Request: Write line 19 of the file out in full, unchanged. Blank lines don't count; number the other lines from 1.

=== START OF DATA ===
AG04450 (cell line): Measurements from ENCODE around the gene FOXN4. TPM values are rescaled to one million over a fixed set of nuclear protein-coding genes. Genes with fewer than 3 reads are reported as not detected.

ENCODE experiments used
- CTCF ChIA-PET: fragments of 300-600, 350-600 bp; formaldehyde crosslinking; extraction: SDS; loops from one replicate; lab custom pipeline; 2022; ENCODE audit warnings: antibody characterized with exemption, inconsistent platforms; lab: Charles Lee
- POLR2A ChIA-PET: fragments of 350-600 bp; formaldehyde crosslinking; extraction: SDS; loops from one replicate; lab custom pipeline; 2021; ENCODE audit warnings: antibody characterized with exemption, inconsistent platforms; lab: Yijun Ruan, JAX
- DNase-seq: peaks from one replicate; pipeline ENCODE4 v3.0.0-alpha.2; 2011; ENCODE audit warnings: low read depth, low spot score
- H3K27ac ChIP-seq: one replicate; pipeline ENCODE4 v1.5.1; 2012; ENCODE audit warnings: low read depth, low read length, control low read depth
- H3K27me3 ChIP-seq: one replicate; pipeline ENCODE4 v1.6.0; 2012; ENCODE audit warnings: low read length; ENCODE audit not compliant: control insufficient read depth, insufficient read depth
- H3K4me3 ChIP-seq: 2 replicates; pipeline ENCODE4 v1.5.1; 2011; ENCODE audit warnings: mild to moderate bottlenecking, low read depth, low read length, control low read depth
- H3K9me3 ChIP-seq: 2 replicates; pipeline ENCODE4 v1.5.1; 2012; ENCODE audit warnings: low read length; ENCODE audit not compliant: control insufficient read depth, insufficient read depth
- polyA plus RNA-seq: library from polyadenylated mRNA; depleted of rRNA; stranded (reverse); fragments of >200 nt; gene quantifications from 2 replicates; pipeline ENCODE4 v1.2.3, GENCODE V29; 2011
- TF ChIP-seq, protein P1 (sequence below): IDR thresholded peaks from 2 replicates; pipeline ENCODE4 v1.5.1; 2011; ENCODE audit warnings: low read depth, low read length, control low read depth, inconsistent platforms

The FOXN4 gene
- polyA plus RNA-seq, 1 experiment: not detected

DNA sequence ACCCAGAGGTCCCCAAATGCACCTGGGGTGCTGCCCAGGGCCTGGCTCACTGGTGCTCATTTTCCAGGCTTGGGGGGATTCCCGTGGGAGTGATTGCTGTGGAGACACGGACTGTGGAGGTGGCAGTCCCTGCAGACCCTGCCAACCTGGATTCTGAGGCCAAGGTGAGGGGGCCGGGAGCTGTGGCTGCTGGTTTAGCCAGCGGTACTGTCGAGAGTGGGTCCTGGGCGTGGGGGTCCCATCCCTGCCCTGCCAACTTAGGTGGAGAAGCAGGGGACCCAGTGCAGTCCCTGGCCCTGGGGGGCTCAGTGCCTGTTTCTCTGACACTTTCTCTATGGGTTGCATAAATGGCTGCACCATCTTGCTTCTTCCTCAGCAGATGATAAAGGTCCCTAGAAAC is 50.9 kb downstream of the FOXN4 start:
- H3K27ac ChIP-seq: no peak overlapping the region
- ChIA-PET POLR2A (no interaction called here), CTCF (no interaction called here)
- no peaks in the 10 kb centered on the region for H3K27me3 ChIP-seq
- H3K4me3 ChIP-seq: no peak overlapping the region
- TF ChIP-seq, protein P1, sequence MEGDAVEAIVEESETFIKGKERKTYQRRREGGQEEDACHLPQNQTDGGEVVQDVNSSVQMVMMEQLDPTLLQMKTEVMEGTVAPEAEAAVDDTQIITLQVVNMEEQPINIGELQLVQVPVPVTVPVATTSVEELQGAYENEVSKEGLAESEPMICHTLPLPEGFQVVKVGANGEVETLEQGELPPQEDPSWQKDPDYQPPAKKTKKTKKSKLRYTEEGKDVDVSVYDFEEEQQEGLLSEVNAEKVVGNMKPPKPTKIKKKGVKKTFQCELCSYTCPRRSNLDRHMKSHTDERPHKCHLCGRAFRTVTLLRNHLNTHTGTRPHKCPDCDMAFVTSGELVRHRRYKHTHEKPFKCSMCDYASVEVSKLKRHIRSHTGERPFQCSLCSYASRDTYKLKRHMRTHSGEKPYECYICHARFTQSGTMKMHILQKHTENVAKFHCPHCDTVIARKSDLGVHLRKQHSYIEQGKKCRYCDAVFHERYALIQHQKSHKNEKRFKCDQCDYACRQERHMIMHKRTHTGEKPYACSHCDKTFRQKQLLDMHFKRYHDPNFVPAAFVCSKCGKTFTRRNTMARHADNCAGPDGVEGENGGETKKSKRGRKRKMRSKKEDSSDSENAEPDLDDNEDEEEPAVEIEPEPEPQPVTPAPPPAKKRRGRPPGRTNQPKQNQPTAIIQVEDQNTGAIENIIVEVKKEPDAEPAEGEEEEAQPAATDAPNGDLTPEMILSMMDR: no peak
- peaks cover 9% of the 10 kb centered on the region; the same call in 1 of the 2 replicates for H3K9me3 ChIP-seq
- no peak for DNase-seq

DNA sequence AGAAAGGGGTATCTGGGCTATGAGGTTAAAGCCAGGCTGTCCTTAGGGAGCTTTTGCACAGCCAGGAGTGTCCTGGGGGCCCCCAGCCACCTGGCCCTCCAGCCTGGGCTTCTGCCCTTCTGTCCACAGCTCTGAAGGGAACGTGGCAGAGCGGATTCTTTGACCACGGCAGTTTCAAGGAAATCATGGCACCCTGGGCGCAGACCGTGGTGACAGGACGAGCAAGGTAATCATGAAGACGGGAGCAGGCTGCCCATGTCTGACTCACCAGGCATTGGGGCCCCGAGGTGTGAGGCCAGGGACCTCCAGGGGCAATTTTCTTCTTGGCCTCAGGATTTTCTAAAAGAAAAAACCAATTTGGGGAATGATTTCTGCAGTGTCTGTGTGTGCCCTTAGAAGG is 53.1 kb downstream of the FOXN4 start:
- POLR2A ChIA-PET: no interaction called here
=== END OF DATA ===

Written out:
- TF ChIP-seq, protein P1, sequence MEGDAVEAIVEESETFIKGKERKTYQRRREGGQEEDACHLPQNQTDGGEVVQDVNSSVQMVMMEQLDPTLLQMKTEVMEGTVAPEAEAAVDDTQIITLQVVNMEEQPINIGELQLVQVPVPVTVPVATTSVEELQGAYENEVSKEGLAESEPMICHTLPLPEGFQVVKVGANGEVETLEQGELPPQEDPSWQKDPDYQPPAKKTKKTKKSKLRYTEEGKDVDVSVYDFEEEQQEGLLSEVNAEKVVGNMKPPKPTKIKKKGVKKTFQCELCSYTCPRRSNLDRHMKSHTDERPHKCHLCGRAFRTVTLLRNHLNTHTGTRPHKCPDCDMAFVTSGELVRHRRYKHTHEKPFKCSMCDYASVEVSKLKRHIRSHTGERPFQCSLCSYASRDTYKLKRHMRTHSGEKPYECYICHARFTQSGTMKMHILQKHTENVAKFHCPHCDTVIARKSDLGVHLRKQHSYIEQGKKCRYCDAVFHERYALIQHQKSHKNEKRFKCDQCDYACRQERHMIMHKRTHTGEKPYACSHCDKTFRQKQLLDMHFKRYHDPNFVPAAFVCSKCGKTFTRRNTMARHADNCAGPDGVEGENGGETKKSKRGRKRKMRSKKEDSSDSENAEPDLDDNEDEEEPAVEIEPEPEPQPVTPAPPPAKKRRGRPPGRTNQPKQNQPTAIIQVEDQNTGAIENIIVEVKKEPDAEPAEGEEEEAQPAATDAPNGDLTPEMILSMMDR: no peak